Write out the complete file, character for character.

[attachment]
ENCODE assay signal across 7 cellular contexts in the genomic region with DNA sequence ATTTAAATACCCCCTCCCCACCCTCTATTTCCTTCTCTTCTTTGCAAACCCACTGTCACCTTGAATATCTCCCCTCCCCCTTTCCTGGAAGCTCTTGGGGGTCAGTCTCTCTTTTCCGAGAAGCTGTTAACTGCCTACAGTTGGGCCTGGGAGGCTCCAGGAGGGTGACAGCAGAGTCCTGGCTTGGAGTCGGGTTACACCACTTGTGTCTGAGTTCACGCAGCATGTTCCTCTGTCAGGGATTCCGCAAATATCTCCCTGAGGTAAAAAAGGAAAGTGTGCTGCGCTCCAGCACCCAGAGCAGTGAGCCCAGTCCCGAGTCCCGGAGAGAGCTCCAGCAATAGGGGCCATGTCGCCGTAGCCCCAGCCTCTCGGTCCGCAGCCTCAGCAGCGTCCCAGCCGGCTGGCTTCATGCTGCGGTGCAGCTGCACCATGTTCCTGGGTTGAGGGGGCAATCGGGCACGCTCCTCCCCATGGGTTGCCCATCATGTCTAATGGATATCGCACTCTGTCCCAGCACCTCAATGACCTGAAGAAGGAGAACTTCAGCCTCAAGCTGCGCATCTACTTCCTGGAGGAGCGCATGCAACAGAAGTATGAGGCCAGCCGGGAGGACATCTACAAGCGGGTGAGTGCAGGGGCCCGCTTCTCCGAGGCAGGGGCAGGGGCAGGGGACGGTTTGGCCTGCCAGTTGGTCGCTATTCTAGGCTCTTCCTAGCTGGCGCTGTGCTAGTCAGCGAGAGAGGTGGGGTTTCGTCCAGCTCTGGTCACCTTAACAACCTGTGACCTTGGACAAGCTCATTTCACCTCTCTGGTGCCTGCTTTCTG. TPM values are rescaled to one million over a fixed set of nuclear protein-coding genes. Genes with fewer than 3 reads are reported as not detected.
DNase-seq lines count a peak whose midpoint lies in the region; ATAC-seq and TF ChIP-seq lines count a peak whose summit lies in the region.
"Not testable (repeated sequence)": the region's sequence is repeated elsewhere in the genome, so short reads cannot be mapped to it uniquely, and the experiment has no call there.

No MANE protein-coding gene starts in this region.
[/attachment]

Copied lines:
ENCODE assay signal across 7 cellular contexts in the genomic region with DNA sequence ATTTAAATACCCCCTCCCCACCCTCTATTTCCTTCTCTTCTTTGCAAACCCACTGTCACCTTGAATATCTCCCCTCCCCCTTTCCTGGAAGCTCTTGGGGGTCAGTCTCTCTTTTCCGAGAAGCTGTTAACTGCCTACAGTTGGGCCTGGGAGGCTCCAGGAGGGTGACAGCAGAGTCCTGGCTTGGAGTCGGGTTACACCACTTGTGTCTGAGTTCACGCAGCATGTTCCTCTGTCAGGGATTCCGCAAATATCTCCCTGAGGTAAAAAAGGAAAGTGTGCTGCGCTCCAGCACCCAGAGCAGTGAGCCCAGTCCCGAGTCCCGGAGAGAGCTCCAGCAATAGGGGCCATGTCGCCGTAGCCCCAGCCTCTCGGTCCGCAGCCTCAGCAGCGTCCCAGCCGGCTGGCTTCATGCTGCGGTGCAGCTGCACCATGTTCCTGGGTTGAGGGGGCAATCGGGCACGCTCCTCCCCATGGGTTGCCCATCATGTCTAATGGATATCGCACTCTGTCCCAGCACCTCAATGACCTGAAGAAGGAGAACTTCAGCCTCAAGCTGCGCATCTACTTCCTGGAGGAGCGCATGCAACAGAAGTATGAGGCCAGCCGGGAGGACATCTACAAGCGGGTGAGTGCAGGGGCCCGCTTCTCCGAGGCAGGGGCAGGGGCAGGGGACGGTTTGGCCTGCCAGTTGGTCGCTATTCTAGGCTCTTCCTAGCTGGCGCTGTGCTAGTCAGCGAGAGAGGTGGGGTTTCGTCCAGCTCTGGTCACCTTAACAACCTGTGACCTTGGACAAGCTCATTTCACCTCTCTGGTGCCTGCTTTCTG. TPM values are rescaled to one million over a fixed set of nuclear protein-coding genes. Genes with fewer than 3 reads are reported as not detected.
DNase-seq lines count a peak whose midpoint lies in the region; ATAC-seq and TF ChIP-seq lines count a peak whose summit lies in the region.
"Not testable (repeated sequence)": the region's sequence is repeated elsewhere in the genome, so short reads cannot be mapped to it uniquely, and the experiment has no call there.

No MANE protein-coding gene starts in this region.